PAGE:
Hospital privatization deals may ultimately hurt Louisiana taxpayers
A hospital privatization deal that requires Biomedical Research Foundation to make early lease payments to the LSU Board of Supervisors could be a recipe for future state budget shortfalls. As Elliott Stonecipher writes for The (Monroe) News-Star, … the possible manipulation of certain money transfers — like early payment to the state of leases owed by the new “private” operators — may be used to create the appearance of savings to taxpayers which are not fact. Any such prepayments by, say, BRFHH, necessarily create a budget hole for out-years, even if they might help Jindal to claim on the presidential campaign trail that his hospital op “saved Louisiana taxpayer money.”
Meanwhile, Gov. Bobby Jindal continued his public-relations campaign on Fox News Sunday, reiterating his decision to double-down on a privatized version of the Charity Hospital System instead of using available federal money to help the poor buy secure, portable insurance. “Chris, I think we need to do health care reform from the bottom up,” Jindal responded [to a question from host Chris Wallace]. “We believe we’ve got a better approach.” In addition to being more expensive than expanded coverage, that “better approach” makes it more difficult for the working poor to get crucial preventive care.
Insurance companies refuse to provide number of new enrollees
Blue Cross and Blue Shield of Louisiana, the Louisiana Health Cooperative and Vantage Health Plan all refused to tell a state health panel how many people had signed up for health care coverage through the new federally run exchange. Under questioning, they acknowledged they know how many people have enrolled and paid premiums to their companies, but they wouldn’t share the information. They said enrollee figures were small and gave no explanation for why they wouldn’t provide numbers.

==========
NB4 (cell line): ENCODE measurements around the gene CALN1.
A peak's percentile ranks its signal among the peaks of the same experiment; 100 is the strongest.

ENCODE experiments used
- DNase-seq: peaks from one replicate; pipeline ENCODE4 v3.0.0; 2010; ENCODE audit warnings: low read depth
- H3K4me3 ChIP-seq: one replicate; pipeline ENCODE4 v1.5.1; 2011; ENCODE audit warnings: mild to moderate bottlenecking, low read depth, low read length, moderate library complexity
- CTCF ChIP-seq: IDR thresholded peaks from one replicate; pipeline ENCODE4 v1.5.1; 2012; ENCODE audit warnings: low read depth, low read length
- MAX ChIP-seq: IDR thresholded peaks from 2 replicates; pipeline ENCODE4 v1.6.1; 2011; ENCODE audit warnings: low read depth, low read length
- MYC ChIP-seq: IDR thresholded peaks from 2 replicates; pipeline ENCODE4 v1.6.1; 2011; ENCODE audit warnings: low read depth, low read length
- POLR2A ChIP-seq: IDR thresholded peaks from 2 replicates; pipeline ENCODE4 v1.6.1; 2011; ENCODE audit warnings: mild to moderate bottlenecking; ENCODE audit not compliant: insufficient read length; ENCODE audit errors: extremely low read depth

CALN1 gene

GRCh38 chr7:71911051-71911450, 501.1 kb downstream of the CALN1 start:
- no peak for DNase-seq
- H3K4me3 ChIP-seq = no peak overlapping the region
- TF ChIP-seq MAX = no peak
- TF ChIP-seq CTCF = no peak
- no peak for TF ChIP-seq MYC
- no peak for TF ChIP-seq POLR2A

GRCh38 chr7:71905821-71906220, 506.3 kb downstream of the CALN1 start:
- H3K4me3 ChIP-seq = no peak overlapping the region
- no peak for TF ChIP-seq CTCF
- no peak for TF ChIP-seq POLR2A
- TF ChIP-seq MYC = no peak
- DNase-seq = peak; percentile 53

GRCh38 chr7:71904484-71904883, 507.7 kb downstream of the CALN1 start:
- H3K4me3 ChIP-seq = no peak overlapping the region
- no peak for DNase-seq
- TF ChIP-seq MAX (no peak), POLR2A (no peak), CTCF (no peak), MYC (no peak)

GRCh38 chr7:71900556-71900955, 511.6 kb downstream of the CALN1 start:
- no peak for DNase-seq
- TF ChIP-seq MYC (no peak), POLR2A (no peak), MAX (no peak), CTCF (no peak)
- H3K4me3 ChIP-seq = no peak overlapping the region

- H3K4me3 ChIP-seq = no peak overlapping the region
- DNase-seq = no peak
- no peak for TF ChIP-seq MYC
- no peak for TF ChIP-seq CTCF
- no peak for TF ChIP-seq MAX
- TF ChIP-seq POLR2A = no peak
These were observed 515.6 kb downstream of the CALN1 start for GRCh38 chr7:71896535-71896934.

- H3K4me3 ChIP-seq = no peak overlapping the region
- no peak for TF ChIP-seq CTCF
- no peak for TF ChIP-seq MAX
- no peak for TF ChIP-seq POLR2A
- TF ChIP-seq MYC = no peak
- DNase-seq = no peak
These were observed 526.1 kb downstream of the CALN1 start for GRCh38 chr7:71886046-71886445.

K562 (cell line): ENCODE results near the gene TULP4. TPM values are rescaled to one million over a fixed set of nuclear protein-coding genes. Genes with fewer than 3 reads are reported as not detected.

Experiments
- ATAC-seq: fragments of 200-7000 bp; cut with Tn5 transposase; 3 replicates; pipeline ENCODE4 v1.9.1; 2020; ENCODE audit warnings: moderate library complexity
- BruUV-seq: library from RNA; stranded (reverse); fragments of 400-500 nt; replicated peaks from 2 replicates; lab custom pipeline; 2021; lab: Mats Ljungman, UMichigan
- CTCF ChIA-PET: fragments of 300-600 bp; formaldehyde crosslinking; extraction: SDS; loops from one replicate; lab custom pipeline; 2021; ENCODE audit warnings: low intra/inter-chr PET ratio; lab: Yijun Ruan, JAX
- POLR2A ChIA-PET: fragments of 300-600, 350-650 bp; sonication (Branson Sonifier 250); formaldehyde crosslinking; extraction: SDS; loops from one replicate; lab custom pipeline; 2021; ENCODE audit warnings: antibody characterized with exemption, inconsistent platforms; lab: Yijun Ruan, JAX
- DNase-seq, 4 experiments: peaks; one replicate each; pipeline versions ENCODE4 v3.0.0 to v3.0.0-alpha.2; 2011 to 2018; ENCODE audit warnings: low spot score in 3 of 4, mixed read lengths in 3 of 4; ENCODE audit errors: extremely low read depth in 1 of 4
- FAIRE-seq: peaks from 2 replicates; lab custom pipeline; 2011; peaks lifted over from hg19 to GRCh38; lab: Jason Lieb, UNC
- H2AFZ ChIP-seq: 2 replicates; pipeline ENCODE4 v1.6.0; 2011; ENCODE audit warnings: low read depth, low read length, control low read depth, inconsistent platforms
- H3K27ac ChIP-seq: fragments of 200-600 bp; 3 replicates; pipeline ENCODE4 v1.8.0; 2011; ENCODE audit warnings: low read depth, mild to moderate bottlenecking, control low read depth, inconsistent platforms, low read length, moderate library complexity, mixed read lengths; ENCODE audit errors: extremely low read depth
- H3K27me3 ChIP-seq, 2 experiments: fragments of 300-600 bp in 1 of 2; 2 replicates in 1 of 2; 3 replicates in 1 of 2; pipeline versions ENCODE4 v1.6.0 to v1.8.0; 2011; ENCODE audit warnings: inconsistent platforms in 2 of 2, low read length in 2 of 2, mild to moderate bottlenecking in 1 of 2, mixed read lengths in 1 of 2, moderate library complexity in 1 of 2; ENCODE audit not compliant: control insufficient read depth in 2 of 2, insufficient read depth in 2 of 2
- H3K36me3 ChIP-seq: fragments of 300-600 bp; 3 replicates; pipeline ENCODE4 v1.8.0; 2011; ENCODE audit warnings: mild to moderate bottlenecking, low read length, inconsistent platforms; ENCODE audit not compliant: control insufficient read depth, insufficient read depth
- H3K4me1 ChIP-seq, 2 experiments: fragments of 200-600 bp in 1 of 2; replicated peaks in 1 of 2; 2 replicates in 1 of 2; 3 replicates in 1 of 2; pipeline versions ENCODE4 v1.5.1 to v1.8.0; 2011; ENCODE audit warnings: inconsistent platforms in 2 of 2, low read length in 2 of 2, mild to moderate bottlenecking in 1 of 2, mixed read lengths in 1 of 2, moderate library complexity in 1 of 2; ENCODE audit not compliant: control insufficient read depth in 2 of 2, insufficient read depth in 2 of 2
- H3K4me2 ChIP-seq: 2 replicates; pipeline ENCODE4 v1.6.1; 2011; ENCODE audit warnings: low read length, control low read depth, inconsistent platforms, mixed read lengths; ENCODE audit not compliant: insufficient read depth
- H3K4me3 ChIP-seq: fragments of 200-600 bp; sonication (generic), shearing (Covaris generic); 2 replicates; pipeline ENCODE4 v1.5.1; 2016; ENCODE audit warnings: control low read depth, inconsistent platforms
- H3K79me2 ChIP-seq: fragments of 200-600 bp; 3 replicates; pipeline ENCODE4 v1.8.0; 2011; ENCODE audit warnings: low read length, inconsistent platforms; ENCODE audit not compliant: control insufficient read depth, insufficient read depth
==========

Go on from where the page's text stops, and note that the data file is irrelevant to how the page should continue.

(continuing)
Ballard: It’s a question of priorities
The Advocate’s capital bureau chief, Mark Ballard, uses his Sunday column to skillfully contrast the state’s misplaced capital construction priorities. While it took a football team boycott and an angel benefactor for Grambling State University to get $30,000 for basic upkeep, the state is setting aside $2 million to build a one-of-a-kind home for the archived records of former Gov. Mike Foster. “The situation might lend itself to the ‘Really!?!’ segment of the ‘Weekend News Update’ on ‘Saturday Night Live.’” Ballard writes.
Right-wing blogger Jeff Sadow makes a tortured attempt to defend the archives expense here.
Side note: One reason the state doesn’t have enough money to provide adequate upkeep of its university system and build a shrine to Gov. Bobby Jindal’s political mentor is because we keep investing resources in projects like this.
Kennedy asks state to reclaim $2 million from nonprofits
The Advocate took an in-depth look at the various nonprofit organizations that raked in state taxpayer dollars during the boom years of the mid-2000s, and State Treasurer John Kennedy is pushing Louisiana to reclaim $2 million in grant money given to some of those nonprofits that he says has not been accounted for. But, according to The Advocate: So far, getting the taxpayers’ money back has proven difficult. The investigation trail often is littered with tax liens, disconnected phone numbers and bad addresses. In some cases, Kennedy says, the organizations don’t even respond to his letters.